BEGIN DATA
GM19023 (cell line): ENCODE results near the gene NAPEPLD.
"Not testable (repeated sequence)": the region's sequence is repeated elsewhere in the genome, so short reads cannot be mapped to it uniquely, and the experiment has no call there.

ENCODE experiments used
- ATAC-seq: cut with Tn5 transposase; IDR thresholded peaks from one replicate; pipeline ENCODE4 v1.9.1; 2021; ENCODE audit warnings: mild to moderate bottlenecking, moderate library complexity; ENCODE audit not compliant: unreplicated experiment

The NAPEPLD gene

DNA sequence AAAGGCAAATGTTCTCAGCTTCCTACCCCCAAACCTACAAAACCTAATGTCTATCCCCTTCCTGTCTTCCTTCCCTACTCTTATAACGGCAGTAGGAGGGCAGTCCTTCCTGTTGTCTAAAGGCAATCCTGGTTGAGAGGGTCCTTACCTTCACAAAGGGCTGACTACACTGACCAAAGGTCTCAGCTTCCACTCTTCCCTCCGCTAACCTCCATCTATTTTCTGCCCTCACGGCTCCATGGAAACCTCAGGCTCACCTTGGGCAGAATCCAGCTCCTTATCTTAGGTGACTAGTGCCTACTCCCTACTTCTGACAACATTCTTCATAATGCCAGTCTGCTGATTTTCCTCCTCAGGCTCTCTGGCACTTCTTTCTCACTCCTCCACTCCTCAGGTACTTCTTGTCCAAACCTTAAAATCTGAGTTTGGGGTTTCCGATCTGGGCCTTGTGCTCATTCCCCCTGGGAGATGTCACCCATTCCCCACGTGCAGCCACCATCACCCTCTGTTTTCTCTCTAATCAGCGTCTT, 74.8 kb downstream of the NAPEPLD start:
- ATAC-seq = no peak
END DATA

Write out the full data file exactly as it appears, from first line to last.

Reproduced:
GM19023 (cell line): ENCODE results near the gene NAPEPLD.
"Not testable (repeated sequence)": the region's sequence is repeated elsewhere in the genome, so short reads cannot be mapped to it uniquely, and the experiment has no call there.

ENCODE experiments used
- ATAC-seq: cut with Tn5 transposase; IDR thresholded peaks from one replicate; pipeline ENCODE4 v1.9.1; 2021; ENCODE audit warnings: mild to moderate bottlenecking, moderate library complexity; ENCODE audit not compliant: unreplicated experiment

The NAPEPLD gene

DNA sequence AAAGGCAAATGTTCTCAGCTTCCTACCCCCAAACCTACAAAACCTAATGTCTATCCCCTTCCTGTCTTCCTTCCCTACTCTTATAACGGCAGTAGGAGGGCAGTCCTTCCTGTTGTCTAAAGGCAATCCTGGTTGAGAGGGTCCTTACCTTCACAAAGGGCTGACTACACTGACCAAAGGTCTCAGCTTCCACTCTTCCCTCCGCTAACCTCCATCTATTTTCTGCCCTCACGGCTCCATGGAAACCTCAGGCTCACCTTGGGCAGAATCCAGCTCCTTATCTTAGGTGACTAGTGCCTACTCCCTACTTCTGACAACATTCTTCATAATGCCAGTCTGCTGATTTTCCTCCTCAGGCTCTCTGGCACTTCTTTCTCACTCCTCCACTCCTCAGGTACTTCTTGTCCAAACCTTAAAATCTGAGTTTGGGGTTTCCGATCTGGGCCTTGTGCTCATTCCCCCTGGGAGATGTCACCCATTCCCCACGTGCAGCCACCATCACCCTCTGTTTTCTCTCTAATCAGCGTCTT, 74.8 kb downstream of the NAPEPLD start:
- ATAC-seq = no peak